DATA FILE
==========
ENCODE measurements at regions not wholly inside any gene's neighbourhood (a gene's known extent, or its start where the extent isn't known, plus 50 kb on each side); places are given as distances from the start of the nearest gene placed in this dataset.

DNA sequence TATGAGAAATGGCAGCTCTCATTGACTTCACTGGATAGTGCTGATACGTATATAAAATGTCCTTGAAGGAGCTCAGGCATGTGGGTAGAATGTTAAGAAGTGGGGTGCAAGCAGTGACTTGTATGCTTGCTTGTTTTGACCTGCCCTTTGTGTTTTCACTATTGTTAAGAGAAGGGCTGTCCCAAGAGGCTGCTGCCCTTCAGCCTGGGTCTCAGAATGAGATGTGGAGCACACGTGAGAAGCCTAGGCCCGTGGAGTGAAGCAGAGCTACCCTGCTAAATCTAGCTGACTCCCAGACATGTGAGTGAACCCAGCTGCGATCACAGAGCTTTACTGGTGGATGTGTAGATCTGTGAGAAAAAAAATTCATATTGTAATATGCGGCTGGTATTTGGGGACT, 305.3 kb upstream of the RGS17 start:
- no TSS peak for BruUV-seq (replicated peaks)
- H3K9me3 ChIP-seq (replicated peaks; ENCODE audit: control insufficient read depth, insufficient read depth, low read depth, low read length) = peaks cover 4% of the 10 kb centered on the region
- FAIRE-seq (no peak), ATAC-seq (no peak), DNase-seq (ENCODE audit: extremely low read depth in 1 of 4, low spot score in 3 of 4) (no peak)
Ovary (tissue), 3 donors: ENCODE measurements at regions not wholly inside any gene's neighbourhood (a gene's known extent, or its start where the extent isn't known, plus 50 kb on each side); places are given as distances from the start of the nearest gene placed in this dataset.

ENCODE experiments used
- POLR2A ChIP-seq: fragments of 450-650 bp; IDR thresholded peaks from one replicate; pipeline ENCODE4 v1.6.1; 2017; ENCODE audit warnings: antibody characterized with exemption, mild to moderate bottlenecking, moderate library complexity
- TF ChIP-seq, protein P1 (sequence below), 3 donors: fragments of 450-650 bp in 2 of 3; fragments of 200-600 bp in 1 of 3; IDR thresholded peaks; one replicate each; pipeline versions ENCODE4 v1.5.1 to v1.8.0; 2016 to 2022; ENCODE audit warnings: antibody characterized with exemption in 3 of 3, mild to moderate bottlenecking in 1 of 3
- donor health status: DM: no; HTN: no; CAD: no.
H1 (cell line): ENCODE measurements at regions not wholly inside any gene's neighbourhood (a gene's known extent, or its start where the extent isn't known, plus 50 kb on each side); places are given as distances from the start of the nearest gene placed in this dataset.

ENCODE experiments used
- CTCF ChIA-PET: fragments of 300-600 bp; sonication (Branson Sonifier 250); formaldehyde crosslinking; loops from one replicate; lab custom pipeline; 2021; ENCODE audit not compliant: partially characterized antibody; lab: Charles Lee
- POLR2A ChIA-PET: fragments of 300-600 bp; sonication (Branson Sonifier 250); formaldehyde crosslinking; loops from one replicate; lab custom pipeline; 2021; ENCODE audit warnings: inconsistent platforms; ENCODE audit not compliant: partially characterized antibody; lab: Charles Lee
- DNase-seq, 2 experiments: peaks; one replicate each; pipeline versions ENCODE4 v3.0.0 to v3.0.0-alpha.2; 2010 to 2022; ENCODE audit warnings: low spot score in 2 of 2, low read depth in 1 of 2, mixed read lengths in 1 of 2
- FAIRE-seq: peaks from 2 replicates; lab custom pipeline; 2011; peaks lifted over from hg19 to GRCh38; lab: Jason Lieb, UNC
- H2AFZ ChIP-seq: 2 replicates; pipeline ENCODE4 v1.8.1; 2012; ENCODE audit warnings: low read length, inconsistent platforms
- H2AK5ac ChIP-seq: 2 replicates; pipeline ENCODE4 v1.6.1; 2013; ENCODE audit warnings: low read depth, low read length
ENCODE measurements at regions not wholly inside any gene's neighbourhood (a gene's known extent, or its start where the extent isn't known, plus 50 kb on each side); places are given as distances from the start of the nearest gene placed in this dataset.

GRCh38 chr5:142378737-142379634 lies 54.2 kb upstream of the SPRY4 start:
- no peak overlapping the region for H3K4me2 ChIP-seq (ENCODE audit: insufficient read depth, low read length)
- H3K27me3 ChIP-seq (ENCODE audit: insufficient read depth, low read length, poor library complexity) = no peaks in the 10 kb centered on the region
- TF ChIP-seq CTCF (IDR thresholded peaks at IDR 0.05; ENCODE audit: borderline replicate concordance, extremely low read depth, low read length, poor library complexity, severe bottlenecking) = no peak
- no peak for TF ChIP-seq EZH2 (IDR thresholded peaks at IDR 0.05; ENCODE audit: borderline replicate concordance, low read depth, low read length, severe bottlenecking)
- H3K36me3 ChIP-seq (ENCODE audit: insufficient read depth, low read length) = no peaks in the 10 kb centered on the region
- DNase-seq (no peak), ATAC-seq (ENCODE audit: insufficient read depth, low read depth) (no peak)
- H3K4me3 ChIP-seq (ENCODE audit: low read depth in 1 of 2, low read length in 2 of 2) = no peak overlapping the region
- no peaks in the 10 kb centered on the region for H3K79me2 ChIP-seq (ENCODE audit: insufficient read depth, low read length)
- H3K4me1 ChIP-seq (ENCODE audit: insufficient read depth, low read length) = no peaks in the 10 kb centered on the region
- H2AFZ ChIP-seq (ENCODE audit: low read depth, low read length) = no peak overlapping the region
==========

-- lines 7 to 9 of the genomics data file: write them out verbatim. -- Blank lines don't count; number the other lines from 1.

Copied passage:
ENCODE experiments used
- POLR2A ChIP-seq: fragments of 450-650 bp; IDR thresholded peaks from one replicate; pipeline ENCODE4 v1.6.1; 2017; ENCODE audit warnings: antibody characterized with exemption, mild to moderate bottlenecking, moderate library complexity
- TF ChIP-seq, protein P1 (sequence below), 3 donors: fragments of 450-650 bp in 2 of 3; fragments of 200-600 bp in 1 of 3; IDR thresholded peaks; one replicate each; pipeline versions ENCODE4 v1.5.1 to v1.8.0; 2016 to 2022; ENCODE audit warnings: antibody characterized with exemption in 3 of 3, mild to moderate bottlenecking in 1 of 3